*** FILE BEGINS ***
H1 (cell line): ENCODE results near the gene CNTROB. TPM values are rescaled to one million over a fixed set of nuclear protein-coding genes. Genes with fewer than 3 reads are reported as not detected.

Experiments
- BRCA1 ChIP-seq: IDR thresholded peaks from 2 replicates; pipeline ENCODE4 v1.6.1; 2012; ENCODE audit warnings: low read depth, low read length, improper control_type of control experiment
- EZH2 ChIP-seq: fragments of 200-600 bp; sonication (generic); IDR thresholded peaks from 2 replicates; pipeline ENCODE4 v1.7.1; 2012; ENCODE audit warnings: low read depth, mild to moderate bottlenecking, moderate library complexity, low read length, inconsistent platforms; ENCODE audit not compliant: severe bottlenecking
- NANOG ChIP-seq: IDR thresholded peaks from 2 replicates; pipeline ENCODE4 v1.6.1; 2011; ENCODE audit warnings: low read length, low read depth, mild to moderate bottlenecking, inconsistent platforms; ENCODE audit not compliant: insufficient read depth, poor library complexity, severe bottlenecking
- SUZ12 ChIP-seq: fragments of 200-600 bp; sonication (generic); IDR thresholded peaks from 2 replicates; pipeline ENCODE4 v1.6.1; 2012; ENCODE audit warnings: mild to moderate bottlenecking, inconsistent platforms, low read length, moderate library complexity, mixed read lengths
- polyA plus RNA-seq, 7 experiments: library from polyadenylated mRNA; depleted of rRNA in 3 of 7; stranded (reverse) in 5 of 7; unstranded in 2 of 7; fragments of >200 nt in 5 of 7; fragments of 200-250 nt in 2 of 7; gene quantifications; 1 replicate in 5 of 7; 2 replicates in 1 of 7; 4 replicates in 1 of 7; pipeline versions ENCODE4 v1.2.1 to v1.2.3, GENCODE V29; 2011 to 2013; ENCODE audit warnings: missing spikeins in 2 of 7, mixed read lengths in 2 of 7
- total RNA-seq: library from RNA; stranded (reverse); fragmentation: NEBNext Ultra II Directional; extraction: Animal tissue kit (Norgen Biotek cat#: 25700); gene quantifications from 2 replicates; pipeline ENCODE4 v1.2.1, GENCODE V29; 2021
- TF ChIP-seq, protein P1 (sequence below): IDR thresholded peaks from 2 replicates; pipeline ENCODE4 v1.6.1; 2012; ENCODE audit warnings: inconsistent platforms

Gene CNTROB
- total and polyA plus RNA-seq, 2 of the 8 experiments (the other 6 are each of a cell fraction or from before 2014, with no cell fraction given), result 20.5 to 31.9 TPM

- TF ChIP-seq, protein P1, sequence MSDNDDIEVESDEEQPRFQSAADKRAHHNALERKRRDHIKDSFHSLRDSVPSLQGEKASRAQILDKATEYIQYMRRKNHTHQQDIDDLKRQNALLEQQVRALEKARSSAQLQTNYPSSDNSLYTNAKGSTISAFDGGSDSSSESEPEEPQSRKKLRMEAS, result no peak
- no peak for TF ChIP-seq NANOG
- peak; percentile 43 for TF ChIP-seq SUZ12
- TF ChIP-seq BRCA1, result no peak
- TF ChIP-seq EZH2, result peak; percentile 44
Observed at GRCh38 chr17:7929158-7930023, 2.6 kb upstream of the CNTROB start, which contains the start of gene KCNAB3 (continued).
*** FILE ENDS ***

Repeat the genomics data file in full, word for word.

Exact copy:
H1 (cell line): ENCODE results near the gene CNTROB. TPM values are rescaled to one million over a fixed set of nuclear protein-coding genes. Genes with fewer than 3 reads are reported as not detected.

Experiments
- BRCA1 ChIP-seq: IDR thresholded peaks from 2 replicates; pipeline ENCODE4 v1.6.1; 2012; ENCODE audit warnings: low read depth, low read length, improper control_type of control experiment
- EZH2 ChIP-seq: fragments of 200-600 bp; sonication (generic); IDR thresholded peaks from 2 replicates; pipeline ENCODE4 v1.7.1; 2012; ENCODE audit warnings: low read depth, mild to moderate bottlenecking, moderate library complexity, low read length, inconsistent platforms; ENCODE audit not compliant: severe bottlenecking
- NANOG ChIP-seq: IDR thresholded peaks from 2 replicates; pipeline ENCODE4 v1.6.1; 2011; ENCODE audit warnings: low read length, low read depth, mild to moderate bottlenecking, inconsistent platforms; ENCODE audit not compliant: insufficient read depth, poor library complexity, severe bottlenecking
- SUZ12 ChIP-seq: fragments of 200-600 bp; sonication (generic); IDR thresholded peaks from 2 replicates; pipeline ENCODE4 v1.6.1; 2012; ENCODE audit warnings: mild to moderate bottlenecking, inconsistent platforms, low read length, moderate library complexity, mixed read lengths
- polyA plus RNA-seq, 7 experiments: library from polyadenylated mRNA; depleted of rRNA in 3 of 7; stranded (reverse) in 5 of 7; unstranded in 2 of 7; fragments of >200 nt in 5 of 7; fragments of 200-250 nt in 2 of 7; gene quantifications; 1 replicate in 5 of 7; 2 replicates in 1 of 7; 4 replicates in 1 of 7; pipeline versions ENCODE4 v1.2.1 to v1.2.3, GENCODE V29; 2011 to 2013; ENCODE audit warnings: missing spikeins in 2 of 7, mixed read lengths in 2 of 7
- total RNA-seq: library from RNA; stranded (reverse); fragmentation: NEBNext Ultra II Directional; extraction: Animal tissue kit (Norgen Biotek cat#: 25700); gene quantifications from 2 replicates; pipeline ENCODE4 v1.2.1, GENCODE V29; 2021
- TF ChIP-seq, protein P1 (sequence below): IDR thresholded peaks from 2 replicates; pipeline ENCODE4 v1.6.1; 2012; ENCODE audit warnings: inconsistent platforms

Gene CNTROB
- total and polyA plus RNA-seq, 2 of the 8 experiments (the other 6 are each of a cell fraction or from before 2014, with no cell fraction given), result 20.5 to 31.9 TPM

- TF ChIP-seq, protein P1, sequence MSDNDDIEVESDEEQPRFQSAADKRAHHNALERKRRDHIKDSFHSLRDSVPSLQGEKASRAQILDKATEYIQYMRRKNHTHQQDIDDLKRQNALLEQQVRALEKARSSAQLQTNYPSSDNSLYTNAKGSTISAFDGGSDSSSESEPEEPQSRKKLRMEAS, result no peak
- no peak for TF ChIP-seq NANOG
- peak; percentile 43 for TF ChIP-seq SUZ12
- TF ChIP-seq BRCA1, result no peak
- TF ChIP-seq EZH2, result peak; percentile 44
Observed at GRCh38 chr17:7929158-7930023, 2.6 kb upstream of the CNTROB start, which contains the start of gene KCNAB3 (continued).